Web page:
A systematic review of randomized controlled trials.Objectives.
To assess the effectiveness of the most common conservative types of treatment for patients with acute and chronic nonspecific low back pain.Summary of Background Data.
Many treatment options for acute and chronic low back pain are available, but little is known about the optimal treatment strategy.Methods.
A rating system was used to assess the strength of the evidence, based on the methodologic quality of the randomized controlled trials, the relevance of the outcome measures, and the consistency of the results.Results.
The number of randomized controlled trials identified varied widely with regard to the interventions involved. The scores ranged from 20 to 79 points for acute low back pain and from 19 to 79 points for chronic low back pain on a 100-point scale, indicating the overall poor quality of the trials. Overall, only 28 (35%) randomized controlled trials on acute low back pain and 20 (25%) on chronic low back pain had a methodologic score of 50 or more points, and were considered to be of high quality. Various methodologic flaws were identified. Strong evidence was found for the effectiveness of muscle relaxants and nonsteroidal anti-inflammatory drugs and the ineffectiveness of exercise therapy for acute low back pain; strong evidence also was found for the effectiveness of manipulation, back schools, and exercise therapy for chronic low back pain, especially for short-term effects.Conclusions.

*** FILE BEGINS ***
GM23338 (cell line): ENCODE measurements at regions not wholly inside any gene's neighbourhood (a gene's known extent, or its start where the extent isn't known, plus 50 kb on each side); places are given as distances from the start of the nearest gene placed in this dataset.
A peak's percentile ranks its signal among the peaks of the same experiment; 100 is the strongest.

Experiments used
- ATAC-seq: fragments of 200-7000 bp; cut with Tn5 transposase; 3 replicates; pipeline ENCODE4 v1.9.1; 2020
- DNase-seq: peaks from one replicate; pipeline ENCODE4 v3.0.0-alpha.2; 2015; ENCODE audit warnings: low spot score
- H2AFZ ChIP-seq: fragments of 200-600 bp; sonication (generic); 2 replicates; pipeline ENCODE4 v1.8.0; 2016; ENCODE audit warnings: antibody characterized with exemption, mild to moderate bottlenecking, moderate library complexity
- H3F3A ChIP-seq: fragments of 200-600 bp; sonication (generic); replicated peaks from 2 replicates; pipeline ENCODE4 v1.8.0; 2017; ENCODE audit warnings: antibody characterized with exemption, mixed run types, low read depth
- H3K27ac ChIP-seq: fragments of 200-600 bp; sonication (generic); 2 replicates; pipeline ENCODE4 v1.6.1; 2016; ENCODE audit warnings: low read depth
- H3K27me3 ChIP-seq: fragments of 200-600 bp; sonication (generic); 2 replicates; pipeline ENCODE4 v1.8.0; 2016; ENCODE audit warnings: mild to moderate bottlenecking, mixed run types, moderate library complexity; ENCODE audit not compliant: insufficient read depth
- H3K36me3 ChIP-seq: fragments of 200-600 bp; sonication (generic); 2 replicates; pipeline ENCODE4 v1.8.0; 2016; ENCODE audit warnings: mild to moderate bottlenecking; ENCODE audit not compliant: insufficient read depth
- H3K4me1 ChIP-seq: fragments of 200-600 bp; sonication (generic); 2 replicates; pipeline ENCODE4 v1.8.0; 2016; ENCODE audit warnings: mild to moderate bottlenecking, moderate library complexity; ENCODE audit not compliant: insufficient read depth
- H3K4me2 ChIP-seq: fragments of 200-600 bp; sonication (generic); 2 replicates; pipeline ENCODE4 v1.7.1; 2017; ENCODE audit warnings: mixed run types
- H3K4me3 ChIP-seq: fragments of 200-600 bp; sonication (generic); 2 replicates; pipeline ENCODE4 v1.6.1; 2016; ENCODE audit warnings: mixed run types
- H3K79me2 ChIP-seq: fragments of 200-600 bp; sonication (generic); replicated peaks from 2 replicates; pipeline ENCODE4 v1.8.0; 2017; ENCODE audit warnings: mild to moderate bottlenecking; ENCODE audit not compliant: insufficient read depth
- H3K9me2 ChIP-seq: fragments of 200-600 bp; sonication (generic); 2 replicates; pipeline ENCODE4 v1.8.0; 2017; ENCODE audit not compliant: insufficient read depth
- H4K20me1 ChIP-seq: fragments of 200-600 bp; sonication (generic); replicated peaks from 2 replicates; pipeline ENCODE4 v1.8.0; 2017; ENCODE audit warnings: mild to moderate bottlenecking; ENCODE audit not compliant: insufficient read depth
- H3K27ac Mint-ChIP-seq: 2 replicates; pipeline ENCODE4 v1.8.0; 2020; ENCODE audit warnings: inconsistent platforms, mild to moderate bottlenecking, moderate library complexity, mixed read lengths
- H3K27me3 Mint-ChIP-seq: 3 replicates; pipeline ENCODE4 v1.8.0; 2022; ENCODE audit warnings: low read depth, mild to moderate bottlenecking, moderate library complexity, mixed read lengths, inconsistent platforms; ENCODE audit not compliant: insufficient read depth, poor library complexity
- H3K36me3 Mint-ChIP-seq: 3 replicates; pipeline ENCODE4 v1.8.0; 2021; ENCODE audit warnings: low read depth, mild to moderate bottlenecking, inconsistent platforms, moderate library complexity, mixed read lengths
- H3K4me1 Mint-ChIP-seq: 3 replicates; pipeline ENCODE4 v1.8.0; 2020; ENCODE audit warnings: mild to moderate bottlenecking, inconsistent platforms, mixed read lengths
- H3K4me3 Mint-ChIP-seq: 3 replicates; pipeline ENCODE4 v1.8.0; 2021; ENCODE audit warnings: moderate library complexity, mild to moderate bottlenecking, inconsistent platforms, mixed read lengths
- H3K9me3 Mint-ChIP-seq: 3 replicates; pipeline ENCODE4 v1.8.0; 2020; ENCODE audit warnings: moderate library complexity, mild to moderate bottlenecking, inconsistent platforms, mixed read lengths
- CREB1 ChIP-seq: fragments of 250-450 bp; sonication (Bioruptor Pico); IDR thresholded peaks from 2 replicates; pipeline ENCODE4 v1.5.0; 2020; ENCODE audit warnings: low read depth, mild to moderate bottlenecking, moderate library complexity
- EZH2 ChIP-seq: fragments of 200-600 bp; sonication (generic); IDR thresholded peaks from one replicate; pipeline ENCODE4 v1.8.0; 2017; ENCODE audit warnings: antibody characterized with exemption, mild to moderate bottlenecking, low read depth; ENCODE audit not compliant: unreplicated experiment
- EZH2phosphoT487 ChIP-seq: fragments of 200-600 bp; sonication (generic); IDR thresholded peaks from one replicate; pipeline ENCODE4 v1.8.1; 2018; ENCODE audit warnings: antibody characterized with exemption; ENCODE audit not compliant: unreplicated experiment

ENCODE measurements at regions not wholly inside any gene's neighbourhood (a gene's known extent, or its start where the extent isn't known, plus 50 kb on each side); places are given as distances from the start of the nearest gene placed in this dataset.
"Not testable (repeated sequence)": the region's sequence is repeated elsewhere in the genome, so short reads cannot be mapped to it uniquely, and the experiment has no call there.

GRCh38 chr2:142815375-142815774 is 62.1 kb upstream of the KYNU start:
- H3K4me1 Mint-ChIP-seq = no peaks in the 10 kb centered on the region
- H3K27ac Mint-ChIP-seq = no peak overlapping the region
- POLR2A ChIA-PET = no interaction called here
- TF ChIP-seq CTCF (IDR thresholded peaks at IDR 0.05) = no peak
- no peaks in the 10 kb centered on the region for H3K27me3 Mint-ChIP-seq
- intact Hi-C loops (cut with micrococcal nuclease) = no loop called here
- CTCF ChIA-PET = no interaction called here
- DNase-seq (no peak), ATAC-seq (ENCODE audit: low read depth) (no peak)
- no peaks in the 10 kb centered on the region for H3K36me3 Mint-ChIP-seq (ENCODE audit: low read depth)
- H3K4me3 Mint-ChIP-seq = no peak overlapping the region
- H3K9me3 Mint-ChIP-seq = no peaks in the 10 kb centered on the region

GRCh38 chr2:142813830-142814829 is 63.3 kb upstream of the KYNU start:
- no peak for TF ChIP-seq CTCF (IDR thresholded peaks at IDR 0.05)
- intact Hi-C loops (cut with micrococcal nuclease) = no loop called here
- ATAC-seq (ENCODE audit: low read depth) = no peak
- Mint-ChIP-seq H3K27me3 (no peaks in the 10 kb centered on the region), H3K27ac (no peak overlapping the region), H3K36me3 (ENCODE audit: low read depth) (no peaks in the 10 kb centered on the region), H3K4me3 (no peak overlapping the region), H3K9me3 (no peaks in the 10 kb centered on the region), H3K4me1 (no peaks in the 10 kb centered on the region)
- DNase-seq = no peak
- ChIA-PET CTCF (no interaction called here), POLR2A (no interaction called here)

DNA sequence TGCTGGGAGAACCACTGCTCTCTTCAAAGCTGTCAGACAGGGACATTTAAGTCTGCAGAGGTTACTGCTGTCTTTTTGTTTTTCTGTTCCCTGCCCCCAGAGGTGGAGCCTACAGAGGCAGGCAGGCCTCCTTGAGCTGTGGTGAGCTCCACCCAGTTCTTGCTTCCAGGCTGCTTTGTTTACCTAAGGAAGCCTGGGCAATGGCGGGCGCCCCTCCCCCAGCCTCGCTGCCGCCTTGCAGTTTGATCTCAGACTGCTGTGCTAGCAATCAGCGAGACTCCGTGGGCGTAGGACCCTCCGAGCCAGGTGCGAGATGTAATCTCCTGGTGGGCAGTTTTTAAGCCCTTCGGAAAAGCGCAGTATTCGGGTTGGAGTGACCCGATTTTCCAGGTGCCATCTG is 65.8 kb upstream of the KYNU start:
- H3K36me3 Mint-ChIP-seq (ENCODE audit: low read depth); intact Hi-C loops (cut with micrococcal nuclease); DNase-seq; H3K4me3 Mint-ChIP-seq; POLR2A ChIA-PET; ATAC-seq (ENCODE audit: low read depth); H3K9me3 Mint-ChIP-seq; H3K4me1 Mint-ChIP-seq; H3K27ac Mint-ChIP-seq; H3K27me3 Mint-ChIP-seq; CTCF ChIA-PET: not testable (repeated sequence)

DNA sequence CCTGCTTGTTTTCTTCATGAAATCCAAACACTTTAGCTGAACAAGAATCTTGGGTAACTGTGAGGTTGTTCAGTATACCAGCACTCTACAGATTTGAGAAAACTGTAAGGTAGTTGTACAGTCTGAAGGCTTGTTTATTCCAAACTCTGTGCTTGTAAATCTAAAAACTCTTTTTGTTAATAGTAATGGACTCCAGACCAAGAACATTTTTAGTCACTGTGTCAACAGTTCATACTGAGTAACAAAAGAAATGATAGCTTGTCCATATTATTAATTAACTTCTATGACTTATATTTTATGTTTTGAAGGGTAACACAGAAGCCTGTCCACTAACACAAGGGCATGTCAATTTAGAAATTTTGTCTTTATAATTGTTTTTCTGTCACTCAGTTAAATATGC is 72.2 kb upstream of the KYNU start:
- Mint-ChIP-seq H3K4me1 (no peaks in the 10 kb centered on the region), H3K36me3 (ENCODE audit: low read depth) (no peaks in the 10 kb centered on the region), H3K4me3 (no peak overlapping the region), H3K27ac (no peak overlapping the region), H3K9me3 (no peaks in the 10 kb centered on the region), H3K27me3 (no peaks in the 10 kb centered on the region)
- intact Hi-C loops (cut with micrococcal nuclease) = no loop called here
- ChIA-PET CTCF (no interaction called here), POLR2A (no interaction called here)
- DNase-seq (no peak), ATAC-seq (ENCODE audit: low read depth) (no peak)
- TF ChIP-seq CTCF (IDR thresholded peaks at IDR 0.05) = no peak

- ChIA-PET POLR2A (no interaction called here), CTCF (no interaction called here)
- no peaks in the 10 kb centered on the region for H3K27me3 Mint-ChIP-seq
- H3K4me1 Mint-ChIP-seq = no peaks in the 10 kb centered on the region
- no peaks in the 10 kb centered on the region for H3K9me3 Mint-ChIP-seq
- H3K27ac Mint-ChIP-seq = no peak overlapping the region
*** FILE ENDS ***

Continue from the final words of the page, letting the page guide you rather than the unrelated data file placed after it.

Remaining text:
The quality of the design, execution, and reporting of randomized controlled trials should be improved, to establish strong evidence for the effectiveness of the various therapeutic interventions for acute and chronic low back pain.